The digital media environment presents an overwhelming number of opportunities for innovative storytelling. From cutting-edge coding and responsive design to interactive graphics, new formats can bring a brand’s look, feel and future-focus to the next level.
The web has opened up a vast new playground for digital storytellers. But many marketers and publishers are still fussing about in the sandpit, abiding by the same old traditional media rules.
Consider the e-book – a perfect digital replica of a print format, with no changes bar the addition of a few links. It has its purposes, sure – but it’s incredibly overused. In many cases, it’s a travesty of unspent potential when you consider what else we can do.
Digitising analogue media – flat-footedly replicating its semiotics and structures – isn’t the way for innovation-driven organisations to communicate. For such organisations, communicating in this way is positively off-brand.
Increasingly, we’re waking up to the fact that some of today’s most in-demand storytellers aren’t just good writers. They’re coders, developers, data experts and animators (and increasingly owning more than one title). They’re grabbing hold of the web’s binary bits and transforming them into elegant representations, viewable and dynamic across multiple devices.
They’re also lateral, creative thinkers. Rather than building story corridors which shuttle users down a linear path from beginning to middle to end, they’re building story ‘spaces’, which a user can move within as if wandering through a city. Made to enthral and inform, these stories are stimulating previously untapped regions and receptors of web users’ neurochemical terrain.
Change is afoot. As seen across tech-progressive countries, coding is being taught on par with English as a second native language. In Queensland as of next year for instance, it’s to become a mandatory part of the curriculum for children as young as four. Four! It’s certain that users 10 years from now will scoot about the web entirely differently, where scrolls, clicks and other user actions with screen-based interfaces are loaded with new agency and power.
It’s an exciting time for content creators, standing as we do at the cusp of the digital content movement. You couldn’t really ask for a more opportune moment to push the envelope.
When and why to use new digital storytelling formats
Some stories are more suited to new storytelling formats than others. As with all good design, just because you can, doesn’t mean you should. The purpose isn’t to use technology for the sake of using it, after all. It isn’t just to look fancy or show off its frills. Instead, it’s used to solve a problem – to illuminate audiences and make it a little easier for their exhausted brains to process and retain information in a time-poor, content-saturated age.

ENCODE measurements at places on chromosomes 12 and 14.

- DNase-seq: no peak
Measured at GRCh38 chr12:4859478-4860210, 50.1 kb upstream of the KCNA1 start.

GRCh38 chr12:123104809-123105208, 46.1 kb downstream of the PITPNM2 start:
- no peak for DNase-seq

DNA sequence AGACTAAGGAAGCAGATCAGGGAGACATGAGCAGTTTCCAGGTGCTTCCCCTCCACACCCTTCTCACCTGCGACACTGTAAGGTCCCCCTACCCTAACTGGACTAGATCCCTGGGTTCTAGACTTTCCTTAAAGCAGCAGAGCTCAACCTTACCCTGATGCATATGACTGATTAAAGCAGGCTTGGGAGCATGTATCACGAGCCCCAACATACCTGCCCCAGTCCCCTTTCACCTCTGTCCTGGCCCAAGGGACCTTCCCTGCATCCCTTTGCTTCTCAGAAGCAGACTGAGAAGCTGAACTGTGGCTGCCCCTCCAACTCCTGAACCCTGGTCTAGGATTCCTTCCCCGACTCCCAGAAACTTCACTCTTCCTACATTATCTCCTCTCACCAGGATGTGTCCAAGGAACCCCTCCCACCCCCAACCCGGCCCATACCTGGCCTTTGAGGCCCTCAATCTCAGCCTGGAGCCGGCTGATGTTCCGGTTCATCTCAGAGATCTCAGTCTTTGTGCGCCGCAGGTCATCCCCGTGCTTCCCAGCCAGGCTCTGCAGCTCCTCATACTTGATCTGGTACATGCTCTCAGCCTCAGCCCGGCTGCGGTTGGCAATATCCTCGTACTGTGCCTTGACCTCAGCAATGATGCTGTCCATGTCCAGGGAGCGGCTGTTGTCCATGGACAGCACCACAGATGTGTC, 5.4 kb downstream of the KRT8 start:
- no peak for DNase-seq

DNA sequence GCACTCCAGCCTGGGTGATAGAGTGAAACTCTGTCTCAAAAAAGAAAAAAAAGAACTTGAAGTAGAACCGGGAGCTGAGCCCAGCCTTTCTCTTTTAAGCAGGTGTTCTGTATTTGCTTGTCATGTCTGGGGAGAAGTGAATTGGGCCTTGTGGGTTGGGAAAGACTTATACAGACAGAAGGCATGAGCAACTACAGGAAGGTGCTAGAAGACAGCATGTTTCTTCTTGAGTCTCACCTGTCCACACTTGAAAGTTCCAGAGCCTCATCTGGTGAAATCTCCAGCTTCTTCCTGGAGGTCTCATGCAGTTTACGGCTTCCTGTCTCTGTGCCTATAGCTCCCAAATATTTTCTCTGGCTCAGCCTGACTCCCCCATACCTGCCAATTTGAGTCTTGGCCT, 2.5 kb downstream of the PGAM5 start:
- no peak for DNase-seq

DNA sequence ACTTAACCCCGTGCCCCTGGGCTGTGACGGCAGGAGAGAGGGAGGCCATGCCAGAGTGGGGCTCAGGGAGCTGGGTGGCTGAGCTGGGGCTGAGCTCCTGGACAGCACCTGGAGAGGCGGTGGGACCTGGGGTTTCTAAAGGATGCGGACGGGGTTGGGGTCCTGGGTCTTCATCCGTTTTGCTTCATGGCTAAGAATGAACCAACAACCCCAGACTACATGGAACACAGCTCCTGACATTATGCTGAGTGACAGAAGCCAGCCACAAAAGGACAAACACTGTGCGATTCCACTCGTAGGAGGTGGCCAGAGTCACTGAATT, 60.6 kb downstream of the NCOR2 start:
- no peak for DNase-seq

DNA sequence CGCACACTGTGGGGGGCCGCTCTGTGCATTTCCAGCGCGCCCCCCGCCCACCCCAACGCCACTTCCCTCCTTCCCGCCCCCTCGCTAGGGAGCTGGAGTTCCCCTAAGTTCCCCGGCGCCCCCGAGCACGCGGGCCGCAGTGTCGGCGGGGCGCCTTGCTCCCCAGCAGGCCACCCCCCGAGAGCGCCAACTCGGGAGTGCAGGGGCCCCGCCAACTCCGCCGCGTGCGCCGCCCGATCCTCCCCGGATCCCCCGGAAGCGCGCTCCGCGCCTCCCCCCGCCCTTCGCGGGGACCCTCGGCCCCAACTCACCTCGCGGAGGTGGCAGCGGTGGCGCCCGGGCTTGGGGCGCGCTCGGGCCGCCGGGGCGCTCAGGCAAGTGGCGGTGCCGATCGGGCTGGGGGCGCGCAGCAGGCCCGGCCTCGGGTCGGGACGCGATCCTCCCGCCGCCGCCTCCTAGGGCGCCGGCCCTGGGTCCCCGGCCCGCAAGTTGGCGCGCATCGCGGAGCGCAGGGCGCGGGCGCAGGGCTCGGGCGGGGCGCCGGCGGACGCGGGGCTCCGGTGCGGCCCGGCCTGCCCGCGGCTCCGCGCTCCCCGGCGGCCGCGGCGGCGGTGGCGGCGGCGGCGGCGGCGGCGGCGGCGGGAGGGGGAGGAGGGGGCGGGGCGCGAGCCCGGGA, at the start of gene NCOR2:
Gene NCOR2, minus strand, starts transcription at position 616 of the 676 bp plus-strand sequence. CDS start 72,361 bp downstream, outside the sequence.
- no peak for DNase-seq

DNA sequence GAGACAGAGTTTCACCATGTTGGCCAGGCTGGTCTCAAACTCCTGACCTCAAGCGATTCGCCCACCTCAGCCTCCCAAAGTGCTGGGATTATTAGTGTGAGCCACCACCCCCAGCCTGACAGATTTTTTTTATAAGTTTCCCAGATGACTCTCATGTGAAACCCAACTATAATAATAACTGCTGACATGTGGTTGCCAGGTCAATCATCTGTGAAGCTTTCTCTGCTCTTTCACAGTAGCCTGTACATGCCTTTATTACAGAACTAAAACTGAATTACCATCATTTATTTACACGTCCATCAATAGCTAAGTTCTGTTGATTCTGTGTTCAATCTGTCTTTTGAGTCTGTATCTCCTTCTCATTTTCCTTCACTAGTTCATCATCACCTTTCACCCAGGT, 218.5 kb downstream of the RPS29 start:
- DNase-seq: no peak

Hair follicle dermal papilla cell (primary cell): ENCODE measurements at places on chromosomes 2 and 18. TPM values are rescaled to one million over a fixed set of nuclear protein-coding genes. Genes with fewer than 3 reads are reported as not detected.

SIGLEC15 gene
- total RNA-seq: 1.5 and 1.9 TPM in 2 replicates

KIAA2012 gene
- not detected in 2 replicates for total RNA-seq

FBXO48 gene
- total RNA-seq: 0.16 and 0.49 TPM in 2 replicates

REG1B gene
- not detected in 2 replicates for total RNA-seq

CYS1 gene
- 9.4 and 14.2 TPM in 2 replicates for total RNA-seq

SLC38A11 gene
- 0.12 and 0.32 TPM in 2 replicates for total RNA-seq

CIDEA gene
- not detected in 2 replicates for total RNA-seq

Given the resources that need to be invested in coding and design, many existing examples of incredible digital storytelling are standalone projects, sites or microsites, produced to an impeccable standard. Weeks to months can go into research, development, site building and testing, though it’s likely that the craft will be embedded more naturally into publishing in years to come – perhaps even as part of breaking news. As it stands, many harness analytics, beautiful design, multimedia and journalistic expertise to produce considered perspectives users can explore in-depth. In other words, you’ll most often see it giving multidimensional meaning to long-form content – a format which has become increasingly popular with modern web users across topics.
The following three examples, all launched within the past four years, give an impressive peephole into what organisations can do.
Searching for Syria by the UNHCR and Google
As Syria heads further into its sixth year of conflict, the devastation it has wrought upon land, culture, environment and tens of thousands of human lives is immense. With its ‘normalisation’ on the TV news cycle, and the increasing resistance of host nations to open their doors to those fleeing from the violence, the UNHCR realised that it had to find a new way to engage the world’s worn-down conscience in order to source desperately needed aid.